Bill Gates once told a room of bloggers that he thought digital rights management (DRM) was “too painful” for the average consumer and that he didn’t think anyone had gotten it right yet. He added that people might as well just buy CDs and encode them to their portable players, since that was the best way to stay legal. He may be right about the “too painful” part, but as for staying legal part—he may not be.
Even after the successful crack down on file sharing services like Napster and the implementation of rights-protected music services like iTunes, the Recording Industry Association of America (RIAA) and Motion Picture Association of America (MPAA) show no signs of slowing down on the amount of lawsuits they are willing to file against technologies they believe threaten the bottom line of their members. One of the most recent cases is a lawsuit filed against a company called Load ‘N Go Video that sells both DVDs and video iPods. But it also offers a service that loads DVDs the customer purchases onto the iPod he or she orders. The customer is then shipped both the iPod and the original DVDs (note: currently Load ‘N Go Video has suspended its service).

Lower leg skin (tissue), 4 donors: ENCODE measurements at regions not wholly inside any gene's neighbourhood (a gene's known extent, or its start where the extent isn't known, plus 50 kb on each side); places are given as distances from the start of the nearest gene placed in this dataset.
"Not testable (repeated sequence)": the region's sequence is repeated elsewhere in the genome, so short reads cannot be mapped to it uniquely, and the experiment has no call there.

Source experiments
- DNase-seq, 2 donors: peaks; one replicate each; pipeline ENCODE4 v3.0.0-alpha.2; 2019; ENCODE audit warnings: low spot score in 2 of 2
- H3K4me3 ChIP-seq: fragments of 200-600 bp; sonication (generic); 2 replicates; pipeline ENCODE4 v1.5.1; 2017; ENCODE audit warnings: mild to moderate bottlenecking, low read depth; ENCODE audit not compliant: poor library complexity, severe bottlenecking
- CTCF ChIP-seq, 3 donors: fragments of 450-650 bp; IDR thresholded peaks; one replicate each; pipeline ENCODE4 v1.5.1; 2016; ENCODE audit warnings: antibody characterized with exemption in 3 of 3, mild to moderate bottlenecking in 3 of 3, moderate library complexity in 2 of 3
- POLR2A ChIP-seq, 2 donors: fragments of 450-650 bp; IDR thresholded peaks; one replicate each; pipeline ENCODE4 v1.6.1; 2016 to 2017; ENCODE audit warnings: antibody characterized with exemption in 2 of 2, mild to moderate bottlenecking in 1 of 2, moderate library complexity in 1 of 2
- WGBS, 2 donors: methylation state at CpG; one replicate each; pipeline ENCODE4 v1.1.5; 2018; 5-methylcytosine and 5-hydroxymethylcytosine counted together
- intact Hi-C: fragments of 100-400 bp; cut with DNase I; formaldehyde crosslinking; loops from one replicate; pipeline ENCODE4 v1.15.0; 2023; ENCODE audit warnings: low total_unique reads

The plaintiffs in the case, called Paramount Pictures v. Load ‘N Go Video, argue that the action of copying the DVD to an iPod is illegal, because ripping a DVD requires the embedded DRM to be bypassed, and violates the Digital Millennium Copyright Act (DMCA) of 1998. The suit also claims that the service constitutes a violation of the 1976 Copyright Act, because the business is making the copy, not the actual consumer who purchased the copyrighted material.